1. The debris generated by a recent test, in which India destroyed a satellite with a missile, may have endangered the International Space Station, NASA administrator Jim Bridenstine said. The test generated 600 pieces of debris, including 60 large enough to be tracked, he said. U.S. officials estimate the risk of a debris impact on the ISS increased by 44 percent in the 10 days after the test. Bridenstine said the test, which took place in late March, "is not compatible with the future of human spaceflight that we need to see happen." After the test, Prime Minister Narendra Modi boasted that his country had become "a space power." – SPACE
2. Researchers say that traces of methane found by the Mars Curiosity rover in 2013 may have originated from a layer of permafrost that was fractured by a geological event. The European Space Agency’s Mars Express orbiter detected methane in the Martian atmosphere the same day the Curiosity rover detected the gas, a new study says. "Our finding constitutes the first independent confirmation of a methane detection," said Marco Giuranna, at the National Institute of Astrophysics in Rome. However, in December, ESA announced that its Trace Gas Orbiter (TGO) — which is equipped with two spectrometers designed to detect methane in very low concentrations — had so far failed to identify the gas in the Martian atmosphere. If there is methane under the Mars surface, humans could potentially use it to produce energy. – THE GUARDIAN
3. NASA Administrator Jim Bridenstine suggested that a Falcon Heavy rocket with a propulsion stage built by United Launch Alliance (ULA) could transport the Orion capsule to the moon in 2024. Bridenstine commented while talking about the possibility that private rocket companies may take the Orion into space for an unmanned test flight in 2020 – instead of using NASA's Space Launch System, which has been plagued by delays. He said that wouldn't be possible for several reasons, including the availability of Delta IV Heavy rockets and Orion design issues. But he said that SpaceX and ULA could join forces for a 2024 crewed mission to the moon even though it would "require time [and] cost, and there is risk involved." – ARS TECHNICA
4. SpaceX will test the engines of its Falcon Heavy this week in preparation for the rocket's first commercial mission. The Heavy is slated to transport a Saudi Arabian communication satellite into space in early April. The launch could take place on Sunday evening. If everything goes according to plan, the rocket's side boosters will land after the satellite is deployed and will be reused to launch a U.S. Air Force satellite in June. – SPACEFLIGHT NOW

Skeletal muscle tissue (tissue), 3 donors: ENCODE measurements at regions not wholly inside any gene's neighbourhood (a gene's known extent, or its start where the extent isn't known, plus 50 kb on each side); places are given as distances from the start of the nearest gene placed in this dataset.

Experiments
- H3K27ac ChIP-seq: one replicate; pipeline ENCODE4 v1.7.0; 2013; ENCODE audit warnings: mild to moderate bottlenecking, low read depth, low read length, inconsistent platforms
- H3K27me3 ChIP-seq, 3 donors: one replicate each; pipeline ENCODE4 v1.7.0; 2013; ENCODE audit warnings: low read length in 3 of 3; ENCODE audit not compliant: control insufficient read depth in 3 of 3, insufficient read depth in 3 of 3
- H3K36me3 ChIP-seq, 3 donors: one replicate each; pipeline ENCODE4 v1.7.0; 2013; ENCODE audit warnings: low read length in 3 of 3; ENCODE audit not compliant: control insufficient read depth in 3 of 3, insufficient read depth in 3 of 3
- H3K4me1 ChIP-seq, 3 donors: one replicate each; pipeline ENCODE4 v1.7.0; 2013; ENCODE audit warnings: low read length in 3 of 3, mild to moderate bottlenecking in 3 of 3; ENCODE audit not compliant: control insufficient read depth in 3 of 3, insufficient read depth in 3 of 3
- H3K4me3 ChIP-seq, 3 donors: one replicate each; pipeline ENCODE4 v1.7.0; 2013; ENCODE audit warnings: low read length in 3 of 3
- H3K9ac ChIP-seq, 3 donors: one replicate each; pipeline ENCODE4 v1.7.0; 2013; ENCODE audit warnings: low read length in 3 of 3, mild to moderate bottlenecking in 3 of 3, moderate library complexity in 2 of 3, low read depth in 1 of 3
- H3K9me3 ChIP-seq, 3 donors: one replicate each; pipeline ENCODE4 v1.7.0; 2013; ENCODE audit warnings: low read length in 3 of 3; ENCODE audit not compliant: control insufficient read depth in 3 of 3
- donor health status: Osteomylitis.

5. NASA has chosen three possible designs for extraterrestrial habitats as part of its ongoing 3D-Printed Habitat Challenge. The three teams will split a cash price of 100,000. They now have until May to present 3D-printed prototypes of their designs for a chance to win $800,000. – CNN
6. A new study estimates the temperature at the boundary of the Moon's core and mantle at between 1,300 and 1,470 degrees Celsius. A better understanding of the moon's temperature profile can help scientists work out what minerals may be found in its mantle. – PHYS
7. The European Space Agency (ESA) has set up a unit to develop CubeSat missions in tandem with European companies. The group is currently overseeing nine projects. "Our projects aim to fly promising new technologies in space at low cost, and rapid pace, which our partner companies can then exploit commercially," said Roger Walker, the head of ESA’s new CubeSat Systems Unit. – ESA
8. A Soyuz rocket will launch four communication satellites from the Guiana Space Center in French Guiana on Thursday. The launch will allow satellite operator SES to increase the size of its non-geostationary constellation from 16 to 20 satellites. The constellation provides services to SES clients in almost 50 countries. – SPACE DAILY
9. NASA has released two images that illustrate the shrinking of the Länta Glacier in the Alps over the past 20 years. – UPI
10. Images by NASA and Digital Globe satellites show the flower boom that has attracted scores of people to the hills of Southern California in recent weeks. – SPACE
Written and curated by Eduardo Garcia in New York. Eduardo is a former foreign correspondent who spent 10 years in Latin America. He has reported on topics such as economics, political unrest, commodities and the environment. He writes regularly for the New York Times Climate Fwd: newsletter.
Editing team: Kim Lyons (Pittsburgh-based journalist and managing editor at Inside); Susmita Baral (senior editor at Inside, who runs the biggest mac and cheese account on Instagram); and David Stegon (senior editor at Inside, whose reporting experience includes cryptocurrency and technology).